LEAGUE legend Matty Johns says the Melbourne Storm have the best kept secret in the competition in their ranks and despite his freakish talent, only an injury will see the young star play first grade.
Speaking on Triple M’s Deadset Legends program Johns nominated Melbourne Storm half Brodie Croft as the player to watch, saying he had “superstar” written all over him.
“You saw during the Nines. I sort of watched him over the last few years, he’s an absolute clone of Cooper Cronk,” Johns said.
“For all intents and purposes they’re going to start the season with (Cooper) Cronk at halfback, (Cameron) Munster at six and (Billy) Slater at one, which is an outstanding combination.
“But if something happens through the year Bellamy will not hesitate and put Croft into the halves. He’s ready for first grade.”
The Storm is well stocked for halves options, as the return from injury of Billy Slater has forced Cameron Munster into the five-eighth role. They have lost Blake Green to the Manly Sea-Eagles, but now have Croft waiting in the wings, they are the envy of most clubs in the NRL.
But given the shortage of genuine half options, the Storm may struggle to keep their prized rookie.
“He’s a clone of Cooper. I think it’s symbolic of where young players are at with their maturity, he’s ready for first grade, he’s one to really keep an eye on,” Johns said.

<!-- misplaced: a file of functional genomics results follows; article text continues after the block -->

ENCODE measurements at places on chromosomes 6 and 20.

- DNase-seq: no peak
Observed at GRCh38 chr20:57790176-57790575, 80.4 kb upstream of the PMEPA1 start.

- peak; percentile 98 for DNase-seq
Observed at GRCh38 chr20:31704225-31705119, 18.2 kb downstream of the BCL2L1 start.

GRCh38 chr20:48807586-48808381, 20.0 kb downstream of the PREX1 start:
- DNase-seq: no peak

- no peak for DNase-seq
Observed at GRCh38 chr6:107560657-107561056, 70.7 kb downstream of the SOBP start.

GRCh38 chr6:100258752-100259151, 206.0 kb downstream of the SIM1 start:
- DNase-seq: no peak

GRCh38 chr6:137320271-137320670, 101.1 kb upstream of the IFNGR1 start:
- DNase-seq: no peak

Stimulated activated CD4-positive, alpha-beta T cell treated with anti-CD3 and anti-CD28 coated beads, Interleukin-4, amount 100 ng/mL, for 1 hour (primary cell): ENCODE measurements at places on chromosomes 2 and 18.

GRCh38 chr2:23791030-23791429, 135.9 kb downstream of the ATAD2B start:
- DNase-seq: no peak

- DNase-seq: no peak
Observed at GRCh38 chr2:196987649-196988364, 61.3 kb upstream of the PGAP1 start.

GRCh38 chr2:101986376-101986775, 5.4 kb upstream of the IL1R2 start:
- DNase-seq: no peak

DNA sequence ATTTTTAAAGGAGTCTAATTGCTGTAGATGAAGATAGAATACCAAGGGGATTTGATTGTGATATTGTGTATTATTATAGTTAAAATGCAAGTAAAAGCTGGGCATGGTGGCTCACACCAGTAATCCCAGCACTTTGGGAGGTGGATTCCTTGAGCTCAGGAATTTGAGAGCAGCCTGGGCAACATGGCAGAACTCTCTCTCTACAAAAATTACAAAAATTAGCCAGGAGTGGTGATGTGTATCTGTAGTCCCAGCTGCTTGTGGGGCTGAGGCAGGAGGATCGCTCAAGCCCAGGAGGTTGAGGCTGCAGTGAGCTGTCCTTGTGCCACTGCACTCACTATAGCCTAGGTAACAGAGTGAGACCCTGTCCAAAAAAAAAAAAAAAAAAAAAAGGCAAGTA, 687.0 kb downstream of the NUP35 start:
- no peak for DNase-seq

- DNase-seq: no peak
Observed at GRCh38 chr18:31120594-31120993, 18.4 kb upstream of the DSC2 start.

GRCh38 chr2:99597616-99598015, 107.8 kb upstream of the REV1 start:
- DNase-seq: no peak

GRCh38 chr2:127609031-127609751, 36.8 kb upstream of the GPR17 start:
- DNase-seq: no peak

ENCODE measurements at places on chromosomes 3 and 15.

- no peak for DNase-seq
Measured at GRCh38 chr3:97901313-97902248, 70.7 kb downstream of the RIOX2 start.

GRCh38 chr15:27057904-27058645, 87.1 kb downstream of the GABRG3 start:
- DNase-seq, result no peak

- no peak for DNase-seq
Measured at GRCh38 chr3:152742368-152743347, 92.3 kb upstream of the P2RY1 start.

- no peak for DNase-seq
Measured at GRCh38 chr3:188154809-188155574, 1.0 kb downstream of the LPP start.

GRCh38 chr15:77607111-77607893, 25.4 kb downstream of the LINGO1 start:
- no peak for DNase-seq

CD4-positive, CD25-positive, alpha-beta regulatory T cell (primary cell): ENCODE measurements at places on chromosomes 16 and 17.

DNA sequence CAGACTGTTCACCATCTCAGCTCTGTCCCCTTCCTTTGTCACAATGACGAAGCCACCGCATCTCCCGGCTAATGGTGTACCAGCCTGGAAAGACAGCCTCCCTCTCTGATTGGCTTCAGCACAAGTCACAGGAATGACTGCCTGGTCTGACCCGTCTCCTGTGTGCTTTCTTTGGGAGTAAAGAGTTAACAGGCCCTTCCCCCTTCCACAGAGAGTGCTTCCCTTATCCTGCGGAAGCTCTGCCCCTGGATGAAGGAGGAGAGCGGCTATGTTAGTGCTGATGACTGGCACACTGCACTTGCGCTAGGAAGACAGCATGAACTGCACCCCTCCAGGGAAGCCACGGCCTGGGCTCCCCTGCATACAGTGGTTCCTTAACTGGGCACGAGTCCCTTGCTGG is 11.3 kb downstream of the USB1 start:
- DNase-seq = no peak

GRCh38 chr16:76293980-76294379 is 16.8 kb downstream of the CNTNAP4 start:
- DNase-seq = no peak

“There’s not a lot of really great halfbacks. Top-line halfbacks are as rare as hen’s teeth. So he’s got a big future.”
Despite finishing the season as minor premiers, the Storm lost a thrilling 2016 Grand Final to the Cronulla Sharks. Craig Bellamy’s men will be considered a genuine contender once again when the NRL competition begins in just a fortnight’s time.
The Storm has been premiership contenders for the best part of a decade and opposition clubs have looked to learn from their success.
But Johns says NRL sides need to change things up and be prepared to innovate, as he expects a new wave of attacking football to commence.
“At last teams have woken up and realised you can’t beat Melbourne playing ‘Diet Melbourne’,” Johns said.
“You can’t beat them playing the same attacking patterns, because your ability to attack mirrors how you defend that type of shape.
“Last year, teams like Penrith and Canberra showed the way — good old-fashioned shifts of the football. Two long passes, threaten, put the ball through the hands a little bit.
“That’s how you unsettle the status quo. That’s how you rock the boat. We’re entering an era where attack dominates.”
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